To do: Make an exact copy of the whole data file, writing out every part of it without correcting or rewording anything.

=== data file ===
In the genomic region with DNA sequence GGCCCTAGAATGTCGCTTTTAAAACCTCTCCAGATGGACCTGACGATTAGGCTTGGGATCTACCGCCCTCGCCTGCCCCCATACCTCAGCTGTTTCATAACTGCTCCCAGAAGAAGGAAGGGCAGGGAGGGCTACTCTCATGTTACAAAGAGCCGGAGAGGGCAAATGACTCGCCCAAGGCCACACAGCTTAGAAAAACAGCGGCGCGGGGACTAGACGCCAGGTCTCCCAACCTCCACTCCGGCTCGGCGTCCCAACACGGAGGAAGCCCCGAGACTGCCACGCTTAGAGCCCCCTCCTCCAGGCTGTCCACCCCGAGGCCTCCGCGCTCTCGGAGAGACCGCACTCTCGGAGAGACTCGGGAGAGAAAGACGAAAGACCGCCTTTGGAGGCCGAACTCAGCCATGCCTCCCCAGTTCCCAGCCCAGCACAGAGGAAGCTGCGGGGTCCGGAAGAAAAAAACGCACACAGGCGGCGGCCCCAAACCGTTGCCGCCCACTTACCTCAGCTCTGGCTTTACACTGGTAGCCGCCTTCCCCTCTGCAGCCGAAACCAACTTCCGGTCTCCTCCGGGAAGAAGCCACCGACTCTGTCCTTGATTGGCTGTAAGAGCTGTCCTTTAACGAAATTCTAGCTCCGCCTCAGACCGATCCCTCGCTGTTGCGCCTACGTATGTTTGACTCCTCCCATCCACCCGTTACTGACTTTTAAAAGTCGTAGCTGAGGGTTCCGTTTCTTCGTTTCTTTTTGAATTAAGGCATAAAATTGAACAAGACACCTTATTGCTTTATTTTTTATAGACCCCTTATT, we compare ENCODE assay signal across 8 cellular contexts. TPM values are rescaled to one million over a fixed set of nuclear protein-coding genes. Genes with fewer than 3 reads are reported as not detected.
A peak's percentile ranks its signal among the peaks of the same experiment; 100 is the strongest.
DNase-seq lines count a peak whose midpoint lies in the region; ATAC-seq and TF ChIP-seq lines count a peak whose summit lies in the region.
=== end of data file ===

In the genomic region with DNA sequence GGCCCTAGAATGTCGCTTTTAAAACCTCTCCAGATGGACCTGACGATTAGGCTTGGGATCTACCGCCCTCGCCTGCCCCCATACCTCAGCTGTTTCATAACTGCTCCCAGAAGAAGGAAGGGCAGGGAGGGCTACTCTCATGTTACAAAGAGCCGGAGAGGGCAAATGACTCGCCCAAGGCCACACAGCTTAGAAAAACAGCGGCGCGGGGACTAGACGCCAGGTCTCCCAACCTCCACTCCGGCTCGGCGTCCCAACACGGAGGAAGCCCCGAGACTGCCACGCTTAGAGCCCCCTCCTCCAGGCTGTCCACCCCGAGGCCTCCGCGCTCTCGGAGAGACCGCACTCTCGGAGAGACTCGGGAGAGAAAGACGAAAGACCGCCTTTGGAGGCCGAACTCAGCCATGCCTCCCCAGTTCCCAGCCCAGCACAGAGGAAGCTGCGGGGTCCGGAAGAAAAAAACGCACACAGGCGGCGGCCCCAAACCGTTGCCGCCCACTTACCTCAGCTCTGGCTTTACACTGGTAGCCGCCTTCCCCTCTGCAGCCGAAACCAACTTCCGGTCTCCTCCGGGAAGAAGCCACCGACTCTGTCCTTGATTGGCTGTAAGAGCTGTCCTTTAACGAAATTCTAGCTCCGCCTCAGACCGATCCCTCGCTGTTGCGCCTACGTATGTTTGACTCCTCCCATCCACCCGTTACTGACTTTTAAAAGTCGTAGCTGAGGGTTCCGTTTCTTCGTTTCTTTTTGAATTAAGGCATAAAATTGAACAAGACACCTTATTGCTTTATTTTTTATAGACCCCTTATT, we compare ENCODE assay signal across 8 cellular contexts. TPM values are rescaled to one million over a fixed set of nuclear protein-coding genes. Genes with fewer than 3 reads are reported as not detected.
A peak's percentile ranks its signal among the peaks of the same experiment; 100 is the strongest.
DNase-seq lines count a peak whose midpoint lies in the region; ATAC-seq and TF ChIP-seq lines count a peak whose summit lies in the region.